Quick Takes

* As a pragmatic progressive, I understand that – especially when it comes to the economy – there’s always a flip side to good news. Ready to flip?

We’re all loving the low gas prices these days, right? Except those who have retirement plans and are watching them wreck havoc on the stock market. But then there’s this:

A new note from Francisco Blanch at Bank of America Merrill Lynch, however, puts the oil move into a much bigger perspective, arguing that a sustained price plunge “will push back $3 trillion a year from oil producers to global consumers, setting the stage for one of the largest transfers of wealth in human history.”

That’s a good thing. But wait…not so fast.

Take China for example, where the strategist sees the oil plunge helping to fuel a boom in SUV sales…

And it’s not just emerging markets where the impact of cheaper gasoline is being seen.

After years of stagnation, vehicle miles traveled in the U.S. clearly ticked higher in 2015.

* Last Wednesday in Quick Takes, I noted the movement organizers were calling a “naturalization blitz” to get legal immigrants to pursue American citizenship. The next day, Eliza Collins wrote that Rep. Luis Gutierrez has gotten involved in the effort. Then I was reminded that the White House is also participating. They have a page on the web site dedicated to “New Americans,” including a “Citizenship Awareness Campaign.”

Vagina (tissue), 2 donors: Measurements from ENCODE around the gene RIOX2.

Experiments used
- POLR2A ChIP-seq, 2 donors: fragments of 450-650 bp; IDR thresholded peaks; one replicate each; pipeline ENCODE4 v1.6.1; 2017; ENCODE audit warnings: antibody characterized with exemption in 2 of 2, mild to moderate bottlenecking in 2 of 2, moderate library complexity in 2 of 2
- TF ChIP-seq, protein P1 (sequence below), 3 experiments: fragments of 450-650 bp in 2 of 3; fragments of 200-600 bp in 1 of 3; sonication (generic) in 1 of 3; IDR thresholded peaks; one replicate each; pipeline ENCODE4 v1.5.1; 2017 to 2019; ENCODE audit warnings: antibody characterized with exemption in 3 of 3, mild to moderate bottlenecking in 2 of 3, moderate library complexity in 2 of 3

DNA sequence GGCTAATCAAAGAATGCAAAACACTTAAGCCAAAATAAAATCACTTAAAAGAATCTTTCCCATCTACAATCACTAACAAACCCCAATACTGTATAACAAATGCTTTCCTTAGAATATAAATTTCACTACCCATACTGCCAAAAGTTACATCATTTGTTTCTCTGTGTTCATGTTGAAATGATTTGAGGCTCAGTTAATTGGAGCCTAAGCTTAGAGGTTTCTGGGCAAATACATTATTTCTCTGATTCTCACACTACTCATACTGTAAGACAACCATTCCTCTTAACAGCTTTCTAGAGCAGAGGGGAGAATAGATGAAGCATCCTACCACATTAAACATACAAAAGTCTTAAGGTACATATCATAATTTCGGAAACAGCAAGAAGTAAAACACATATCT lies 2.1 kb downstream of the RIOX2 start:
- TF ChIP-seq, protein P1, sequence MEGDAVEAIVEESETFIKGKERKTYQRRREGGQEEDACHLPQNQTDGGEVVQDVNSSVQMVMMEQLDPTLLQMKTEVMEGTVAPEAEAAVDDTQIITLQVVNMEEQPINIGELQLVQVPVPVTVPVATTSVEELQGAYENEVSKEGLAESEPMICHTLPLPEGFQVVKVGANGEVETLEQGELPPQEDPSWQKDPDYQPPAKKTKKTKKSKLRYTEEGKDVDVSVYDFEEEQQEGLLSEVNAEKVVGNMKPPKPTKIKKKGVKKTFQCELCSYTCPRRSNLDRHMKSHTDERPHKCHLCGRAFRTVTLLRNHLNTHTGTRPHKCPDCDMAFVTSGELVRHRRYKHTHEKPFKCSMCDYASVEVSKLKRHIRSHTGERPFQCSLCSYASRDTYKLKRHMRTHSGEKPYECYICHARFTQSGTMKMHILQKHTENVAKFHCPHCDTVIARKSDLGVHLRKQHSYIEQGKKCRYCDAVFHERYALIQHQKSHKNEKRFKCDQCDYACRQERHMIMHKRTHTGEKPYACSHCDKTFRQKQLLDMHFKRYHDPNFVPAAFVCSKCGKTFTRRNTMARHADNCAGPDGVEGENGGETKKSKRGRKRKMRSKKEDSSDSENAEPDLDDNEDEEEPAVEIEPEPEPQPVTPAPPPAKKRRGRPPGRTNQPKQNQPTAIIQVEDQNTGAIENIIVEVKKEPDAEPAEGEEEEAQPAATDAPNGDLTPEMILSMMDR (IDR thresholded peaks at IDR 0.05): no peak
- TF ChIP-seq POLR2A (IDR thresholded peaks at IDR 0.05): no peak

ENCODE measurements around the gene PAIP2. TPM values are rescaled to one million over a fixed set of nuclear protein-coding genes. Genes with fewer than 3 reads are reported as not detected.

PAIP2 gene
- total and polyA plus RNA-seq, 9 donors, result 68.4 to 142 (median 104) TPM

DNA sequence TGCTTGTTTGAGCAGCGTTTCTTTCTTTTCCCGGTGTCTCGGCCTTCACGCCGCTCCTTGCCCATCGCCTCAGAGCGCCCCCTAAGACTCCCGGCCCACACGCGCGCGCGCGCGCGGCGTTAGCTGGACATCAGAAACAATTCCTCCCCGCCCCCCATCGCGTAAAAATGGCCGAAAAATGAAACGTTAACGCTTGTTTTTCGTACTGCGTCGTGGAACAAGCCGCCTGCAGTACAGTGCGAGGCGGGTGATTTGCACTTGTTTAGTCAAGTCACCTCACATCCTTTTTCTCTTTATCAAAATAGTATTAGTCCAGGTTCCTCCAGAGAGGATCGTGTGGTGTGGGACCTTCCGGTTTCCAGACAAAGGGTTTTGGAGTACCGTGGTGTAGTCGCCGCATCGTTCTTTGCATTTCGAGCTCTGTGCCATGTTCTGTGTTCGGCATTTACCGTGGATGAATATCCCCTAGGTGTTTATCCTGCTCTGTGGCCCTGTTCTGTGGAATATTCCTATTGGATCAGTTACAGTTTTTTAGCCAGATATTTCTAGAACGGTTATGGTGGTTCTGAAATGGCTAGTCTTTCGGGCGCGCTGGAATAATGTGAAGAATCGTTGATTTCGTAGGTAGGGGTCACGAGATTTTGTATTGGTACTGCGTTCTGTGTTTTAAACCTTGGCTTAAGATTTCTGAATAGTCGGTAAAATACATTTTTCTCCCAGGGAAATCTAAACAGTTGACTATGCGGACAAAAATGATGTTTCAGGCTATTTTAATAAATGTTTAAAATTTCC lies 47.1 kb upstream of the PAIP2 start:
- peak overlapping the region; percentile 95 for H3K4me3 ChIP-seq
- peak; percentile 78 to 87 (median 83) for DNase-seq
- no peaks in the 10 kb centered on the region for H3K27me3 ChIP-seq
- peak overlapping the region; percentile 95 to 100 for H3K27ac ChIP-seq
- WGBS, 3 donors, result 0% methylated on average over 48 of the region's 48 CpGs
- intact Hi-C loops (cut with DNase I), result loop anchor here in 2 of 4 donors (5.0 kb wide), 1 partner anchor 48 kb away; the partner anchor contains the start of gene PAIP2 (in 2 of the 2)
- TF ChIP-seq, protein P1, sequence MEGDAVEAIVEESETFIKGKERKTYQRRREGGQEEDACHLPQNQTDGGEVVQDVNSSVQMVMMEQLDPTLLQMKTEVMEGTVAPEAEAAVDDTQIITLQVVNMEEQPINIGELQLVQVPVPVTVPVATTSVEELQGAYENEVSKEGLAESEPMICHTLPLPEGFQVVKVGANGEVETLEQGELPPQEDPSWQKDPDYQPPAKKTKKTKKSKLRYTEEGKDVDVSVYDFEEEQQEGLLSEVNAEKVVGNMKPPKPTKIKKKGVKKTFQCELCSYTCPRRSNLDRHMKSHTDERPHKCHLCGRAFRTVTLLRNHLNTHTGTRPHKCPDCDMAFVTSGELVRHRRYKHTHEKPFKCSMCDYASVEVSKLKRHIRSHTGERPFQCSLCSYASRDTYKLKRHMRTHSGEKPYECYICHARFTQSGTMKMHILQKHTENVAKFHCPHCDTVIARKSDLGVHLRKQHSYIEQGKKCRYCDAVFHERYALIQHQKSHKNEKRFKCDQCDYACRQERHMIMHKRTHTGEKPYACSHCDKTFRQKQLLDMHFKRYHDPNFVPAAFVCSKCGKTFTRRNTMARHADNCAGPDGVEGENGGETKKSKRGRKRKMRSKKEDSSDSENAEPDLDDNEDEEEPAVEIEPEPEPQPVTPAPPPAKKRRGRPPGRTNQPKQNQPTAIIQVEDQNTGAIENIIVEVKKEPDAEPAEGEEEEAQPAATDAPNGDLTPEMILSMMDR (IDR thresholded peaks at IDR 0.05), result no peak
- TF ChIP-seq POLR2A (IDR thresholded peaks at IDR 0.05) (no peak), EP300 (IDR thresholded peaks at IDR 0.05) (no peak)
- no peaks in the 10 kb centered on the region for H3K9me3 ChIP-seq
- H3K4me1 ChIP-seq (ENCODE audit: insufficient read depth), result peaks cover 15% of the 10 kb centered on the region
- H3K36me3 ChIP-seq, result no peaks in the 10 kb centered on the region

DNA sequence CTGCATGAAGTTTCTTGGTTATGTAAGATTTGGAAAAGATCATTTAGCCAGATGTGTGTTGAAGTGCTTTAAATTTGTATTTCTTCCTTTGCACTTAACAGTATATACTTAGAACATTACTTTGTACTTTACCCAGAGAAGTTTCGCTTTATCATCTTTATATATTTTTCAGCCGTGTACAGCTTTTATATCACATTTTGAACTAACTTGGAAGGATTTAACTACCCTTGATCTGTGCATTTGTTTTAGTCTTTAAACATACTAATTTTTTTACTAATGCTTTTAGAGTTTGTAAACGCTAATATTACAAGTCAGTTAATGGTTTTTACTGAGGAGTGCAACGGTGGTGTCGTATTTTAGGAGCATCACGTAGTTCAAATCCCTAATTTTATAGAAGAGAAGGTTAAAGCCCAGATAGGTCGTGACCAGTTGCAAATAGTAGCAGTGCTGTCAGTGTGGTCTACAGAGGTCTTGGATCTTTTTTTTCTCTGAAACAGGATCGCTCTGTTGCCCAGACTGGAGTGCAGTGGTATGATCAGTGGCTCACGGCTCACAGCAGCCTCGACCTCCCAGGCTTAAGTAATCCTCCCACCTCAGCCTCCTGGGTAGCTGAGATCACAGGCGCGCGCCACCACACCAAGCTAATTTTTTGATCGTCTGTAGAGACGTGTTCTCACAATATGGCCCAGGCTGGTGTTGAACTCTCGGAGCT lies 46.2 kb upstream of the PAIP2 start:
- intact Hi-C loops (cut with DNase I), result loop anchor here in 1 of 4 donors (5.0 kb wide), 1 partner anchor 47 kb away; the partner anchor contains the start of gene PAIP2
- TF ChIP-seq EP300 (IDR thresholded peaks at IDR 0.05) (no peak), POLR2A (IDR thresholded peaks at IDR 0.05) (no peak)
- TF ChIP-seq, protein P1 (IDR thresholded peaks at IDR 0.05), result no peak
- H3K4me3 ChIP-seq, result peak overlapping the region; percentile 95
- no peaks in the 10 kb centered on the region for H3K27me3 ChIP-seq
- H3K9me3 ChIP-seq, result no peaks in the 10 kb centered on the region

According to the most recent estimates, there are approximately 13.3 million lawful permanent residents (LPRs) living in the United States, and 8.8 million of them are eligible to apply for citizenship. This includes over 3 million refugees who have resettled here since 1975 from countries that span the globe…

On Citizenship Day, President Obama launched the “Stand Stronger” Citizenship Awareness Campaign, a project with nonprofit Civic Nation, to encourage eligible immigrants to take an important step in their American journey and commit to citizenship.

* At Republic 3.0, Victoria Finkle writes about the vastly differing visions for regulating Wall Street coming from the Democratic presidential candidates.

* Josiah Lee Auspitz writes that, for the GOP, the way they allocate delegates makes it more difficult for them to adapt.

* Finally, with the Democratic presidential race so close in Iowa, Steve Benen catches one of the small questions that could make a big difference…what happens to Martin O’Malley’s delegates?

When Iowa Democrats show up for their caucuses tonight, they’ll break up into groups based on which candidate they prefer. In precincts in which O’Malley’s support falls short of 15%, the former governor will be considered “non-viable,” at which point O’Malley’s supporters will be able to move to their second choice – either Sanders or Clinton.

As a practical matter, that may very well lead to plenty of situations in which O’Malley backers give one of the top two candidates a meaningful boost.

Let’s all gather back here tomorrow morning to talk about how it went, shall we?

Nancy LeTourneau

Nancy LeTourneau is a contributing writer for the Washington Monthly.